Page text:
Friday, April 23, 2010
Thunder turn it up at home as the finish off the lakers in Game 3
OKLAHOMA CITY -- Scuffling through a rough shooting night, Kevin Durant wanted to do anything he could to keep the Oklahoma City Thunder from falling hopelessly behind the Los Angeles Lakers.
So, why not take on the task of defending Kobe Bryant?
Durant had 29 points and 19 rebounds, and snapped out of a shooting funk while guarding Bryant to lead the decisive run, lifting the Thunder to a 101-96 victory in Game 3 on Thursday night in the first playoff game in Oklahoma City.
"Scoring's a big part of my game. It kind of overshadows the other parts of my game," said Durant, who at 21 became the youngest player to lead the NBA in scoring. "But if I continue to play hard on both ends, it's going to come around for me. I was able to get free and make a couple shots, and that's what got us going."
Durant and Russell Westbrook scored 22 of the final 23 for the Thunder, including every point during a 10-2 surge that put Oklahoma City ahead to stay.
The top-seeded Lakers got back within 98-96 on Bryant's driving layup with 13.5 seconds left, but the Thunder closed it out from the foul line to pull within 2-1 in the seven-game series.
Durant celebrated by thumping his chest and popping his jersey to show off the "Thunder" printed on the front while Westbrook, who scored 27 points, flapped his arms to egg on the screaming crowd.
"It feels good. Playing against the reigning champs makes it even better. But we have a long ways to go," said Durant, who missed his first seven shots and 15 of his first 19. "It does feel good to get our first win. It feels even better to bring the first win in the playoffs here to Oklahoma City. That's what I'm most excited about."
Bryant scored 24 points to surpass Jerry West's franchise record for playoff scoring, and Pau Gasol had 17 points and 15 rebounds for Los Angeles.
But when it came down to crunch time, Bryant couldn't deliver as he did in scoring 15 fourth-quarter points to seal the Lakers' 95-92 victory in Game 2. He went 2 for 10 in the final 12 minutes, with Durant stopping between free throws at one point to motion to the bench that he wanted to guard the former MVP.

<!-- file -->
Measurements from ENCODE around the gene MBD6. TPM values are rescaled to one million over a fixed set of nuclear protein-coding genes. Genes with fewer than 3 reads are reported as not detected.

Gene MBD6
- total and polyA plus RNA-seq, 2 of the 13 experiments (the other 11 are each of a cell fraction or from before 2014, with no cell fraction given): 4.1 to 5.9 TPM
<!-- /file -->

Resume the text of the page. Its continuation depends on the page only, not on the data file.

"It was a matchup that caught me by surprise," said Bryant, who's nearly half a foot shorter than Durant. "I think he did a great job."
Undaunted by a raucous sellout crowd, the Lakers scored the first 10 points of the game and were in control until the Thunder roared back with an electrifying run of eight straight points late in the third quarter.
The fans reached a deafening pitch as the Thunder completed their charge back from an 11-point deficit set off by Westbrook's right-handed tomahawk dunk. James Harden and Durant followed with back-to-back 3-pointers to tie it at 74, and Oklahoma City finally took its first lead of the game on its opening possession of the fourth quarter.
"That was the loudest I've ever heard a crowd get," said Harden, a rookie reserve who scored 18 points after going scoreless in Games 1 and 2. "That Russell dunk was just amazing and the back-to-back 3s, it just rattled the place."
Nick Collison, the only player left from the franchise's last playoff appearance five years ago in Seattle, said, "It was so loud, it was almost quiet. It's a weird feeling.
Andrew Bynum pulled Los Angeles even for the final time by powering through Collison's hard foul for a right-handed dunk, then hitting the ensuing free throw to tie it at 80.
Durant answered at the other end with a jumper from the right side with 8:41 left to give Oklahoma City the lead for good, then converted Bryant's turnover into a two-handed jam on a fast break.
His 19-foot jumper from the right wing put Oklahoma City up 90-82 with 4:28 remaining, and that lead was just big enough for the Thunder to hang on down the stretch.
"We just fell asleep. We probably thought we had it in the bag," said Ron Artest, charged with defending Durant most of the game. "In this game, especially, you've got to respect the possessions. ... You really can't take it for granted."
It was billed as the biggest sports day in the city's history, with three Oklahoma players taken among the top four picks in the NFL draft on the same night as the first home playoff game for the Thunder or the New Orleans Hornets -- who were displaced to the Ford Center for two seasons following Hurricane Katrina.
And it came on the 121st anniversary of the date the state, which was formerly American Indian territory, was first settled in a land run.
All that didn't seem to bother the defending NBA champions.
They kept the fans standing -- and waiting for the Thunder's first basket -- until coach Scott Brooks burned a timeout 2:34 into the game with his team already down 10-0. Los Angeles made its first seven shots, taking advantage of three early Thunder turnovers and the 7-foot Bynum's size advantage inside with a series of lobs.
"I was actually disappointed in the crowd because all year long I thought they were the best crowd. They just gave us so much energy and were so loud throughout the year," Brooks said. "But now, I realize they were sandbagging."